Matt Yglesias has a piece on
The Eurabia Analogy I've Been Looking For
10 Dec 2007 05:16 pm
I was thinking about the tenor of the European debate over immigration issues and how it differs from our own, and one thing I came up with is that it's more similar to an older American debate, focused on the first wave of Catholic immigrants, in which people were troubled by the notion that Catholicism (a religion with hierarchy and authority at its very core) might be incompatible with democracy.
He's rather conflating anti-immigration with anti-muslim sentiment - they overlap, but they're not identical; the current italian anti-immigrant panic, for example, is against the Rom (who do seem, compared to Jews, to have got very little positive PR out of being the subject of Nazi genocide). Still, the quotes from Al Smith and his critics are spot on, and it's also true that his commentators don't fuss about the Rom, leaping directly into explaining why muslims now are different from catholics then -
I remember those bombings by Catholic terrorists in the 1920. The killings of Catholic girls who dated out of their faith by their families.
The riots by catholic youth, car burnings, the whole thing is like a carbon copy of what happens these days.
Well, the specific analogy Matt's making is between protestants taking snippets from papal decrees saying what a good thing it would be if all the world was catholic (and refusing to grant any other faith rights inconsistent with that) and the same process of overinterpretation taking place with muslims. The issue, that is, is not with extreme factions blowing up airplanes, it's with moderate factions being tagged with the taint of sharing totalising ideologies - "Well, they may say they're moderates, but they still want the Caliphate, just like Osama!" Yes, in the same sense that Catholics used to want Catholic supremacy.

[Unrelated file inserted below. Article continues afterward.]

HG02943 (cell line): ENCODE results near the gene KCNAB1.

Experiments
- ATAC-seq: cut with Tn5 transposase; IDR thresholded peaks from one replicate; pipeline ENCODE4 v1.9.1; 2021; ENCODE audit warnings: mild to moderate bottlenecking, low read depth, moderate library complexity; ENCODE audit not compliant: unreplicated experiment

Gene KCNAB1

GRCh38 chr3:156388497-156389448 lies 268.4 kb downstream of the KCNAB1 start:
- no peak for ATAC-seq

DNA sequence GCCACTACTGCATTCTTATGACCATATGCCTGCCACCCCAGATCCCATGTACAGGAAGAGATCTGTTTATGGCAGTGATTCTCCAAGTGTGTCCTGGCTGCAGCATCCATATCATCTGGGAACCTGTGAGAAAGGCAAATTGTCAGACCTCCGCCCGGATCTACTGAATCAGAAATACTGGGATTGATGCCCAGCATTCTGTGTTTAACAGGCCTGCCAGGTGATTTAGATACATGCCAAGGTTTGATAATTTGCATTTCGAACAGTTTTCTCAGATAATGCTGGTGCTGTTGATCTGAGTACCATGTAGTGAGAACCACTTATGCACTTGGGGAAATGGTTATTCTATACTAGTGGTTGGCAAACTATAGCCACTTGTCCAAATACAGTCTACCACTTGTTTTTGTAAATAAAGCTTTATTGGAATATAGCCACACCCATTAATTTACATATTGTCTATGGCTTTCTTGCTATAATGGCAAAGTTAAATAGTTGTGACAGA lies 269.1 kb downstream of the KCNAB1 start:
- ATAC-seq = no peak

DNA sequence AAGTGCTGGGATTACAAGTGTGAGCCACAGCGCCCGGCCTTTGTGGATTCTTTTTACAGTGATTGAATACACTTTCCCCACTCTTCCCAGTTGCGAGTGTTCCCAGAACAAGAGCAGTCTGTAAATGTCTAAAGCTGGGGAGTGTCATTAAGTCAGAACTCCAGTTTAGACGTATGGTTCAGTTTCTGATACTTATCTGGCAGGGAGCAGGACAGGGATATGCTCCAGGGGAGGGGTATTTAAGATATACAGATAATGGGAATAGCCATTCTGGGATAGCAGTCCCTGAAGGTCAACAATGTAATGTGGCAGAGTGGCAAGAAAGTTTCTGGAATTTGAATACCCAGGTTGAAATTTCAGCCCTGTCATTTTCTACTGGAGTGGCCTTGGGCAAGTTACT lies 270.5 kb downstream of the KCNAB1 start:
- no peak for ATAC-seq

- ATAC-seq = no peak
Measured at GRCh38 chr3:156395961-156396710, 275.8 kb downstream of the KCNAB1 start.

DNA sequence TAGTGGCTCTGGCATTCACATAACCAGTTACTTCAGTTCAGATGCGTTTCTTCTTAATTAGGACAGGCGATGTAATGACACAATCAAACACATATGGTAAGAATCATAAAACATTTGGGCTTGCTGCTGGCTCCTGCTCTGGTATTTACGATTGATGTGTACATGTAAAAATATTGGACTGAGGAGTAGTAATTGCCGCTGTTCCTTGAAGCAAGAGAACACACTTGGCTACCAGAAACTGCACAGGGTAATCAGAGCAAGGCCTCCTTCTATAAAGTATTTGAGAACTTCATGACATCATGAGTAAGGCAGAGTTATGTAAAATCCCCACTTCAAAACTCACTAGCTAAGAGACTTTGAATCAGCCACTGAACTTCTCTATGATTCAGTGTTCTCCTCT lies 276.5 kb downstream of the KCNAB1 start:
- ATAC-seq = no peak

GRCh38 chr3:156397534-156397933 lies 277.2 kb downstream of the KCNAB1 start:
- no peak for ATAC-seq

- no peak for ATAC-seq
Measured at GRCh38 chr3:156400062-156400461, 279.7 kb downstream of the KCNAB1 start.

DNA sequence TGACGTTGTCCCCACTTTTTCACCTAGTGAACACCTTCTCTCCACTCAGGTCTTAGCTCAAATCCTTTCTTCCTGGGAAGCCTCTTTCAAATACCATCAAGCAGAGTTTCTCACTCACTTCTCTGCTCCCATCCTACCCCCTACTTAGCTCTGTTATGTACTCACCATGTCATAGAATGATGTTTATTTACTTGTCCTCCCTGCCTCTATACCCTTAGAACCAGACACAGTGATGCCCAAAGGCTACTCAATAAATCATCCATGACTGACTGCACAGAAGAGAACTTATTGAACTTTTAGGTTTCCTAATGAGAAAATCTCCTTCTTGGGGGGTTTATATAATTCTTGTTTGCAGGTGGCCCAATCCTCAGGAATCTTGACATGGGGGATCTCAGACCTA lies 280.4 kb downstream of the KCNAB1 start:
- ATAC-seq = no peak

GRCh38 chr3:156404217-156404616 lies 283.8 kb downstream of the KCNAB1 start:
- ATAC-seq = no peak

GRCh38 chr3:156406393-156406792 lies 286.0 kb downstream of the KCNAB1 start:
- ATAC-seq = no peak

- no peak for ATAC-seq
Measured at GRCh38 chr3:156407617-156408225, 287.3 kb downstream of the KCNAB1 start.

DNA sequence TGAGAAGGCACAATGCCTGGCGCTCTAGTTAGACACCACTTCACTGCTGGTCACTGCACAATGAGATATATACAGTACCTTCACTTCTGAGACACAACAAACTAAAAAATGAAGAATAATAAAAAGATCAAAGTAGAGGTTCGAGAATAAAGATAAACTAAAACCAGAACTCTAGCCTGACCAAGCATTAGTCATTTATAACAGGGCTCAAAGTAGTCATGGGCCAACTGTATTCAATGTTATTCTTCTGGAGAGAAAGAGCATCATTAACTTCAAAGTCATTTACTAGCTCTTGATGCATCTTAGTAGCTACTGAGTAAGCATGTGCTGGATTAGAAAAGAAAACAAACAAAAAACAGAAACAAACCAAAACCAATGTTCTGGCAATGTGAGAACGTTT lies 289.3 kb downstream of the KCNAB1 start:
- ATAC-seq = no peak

Until Vatican II, fifty years ago, all good Catholics held beliefs that, if pressed to the limit, would yield Al-Qaida-like outcomes . In 1945, say, the vatican believed (in addition to everything they believe now about gays and abortion) in ghettos for jews, intolerance in catholic states, and headgear for women. In Smith's time and in Smith's mind the conflict was muted because both sides of American politics accepted Christianity as essentially binding, whatever the constitution said, and the distinctions between the moral codes of each were pretty marginal; (civil) divorce, yes, abortion, no.
Why the difference, then, in terms of car bombs? In general, in Smith's time the theories weren't pressed to the limits, because in general people didn't actually believe with any intensity what they thought they believed. In part because there was a Vatican to react against. If there was a Caliphate anywhere that could speak with binding force we'd soon see it being marginalised by the forces of diversity; but there isn't, so that doesn't happen.
And if we're talking car bombs, some proportion of the deaths down to the provisional IRA have to be attached to its catholic exclusivity. If England had been holding down more than one catholic country the same bombs might indeed have been detonated in the name of catholic solidarity rather than Irish nationalism; they weren't, so it didn't.
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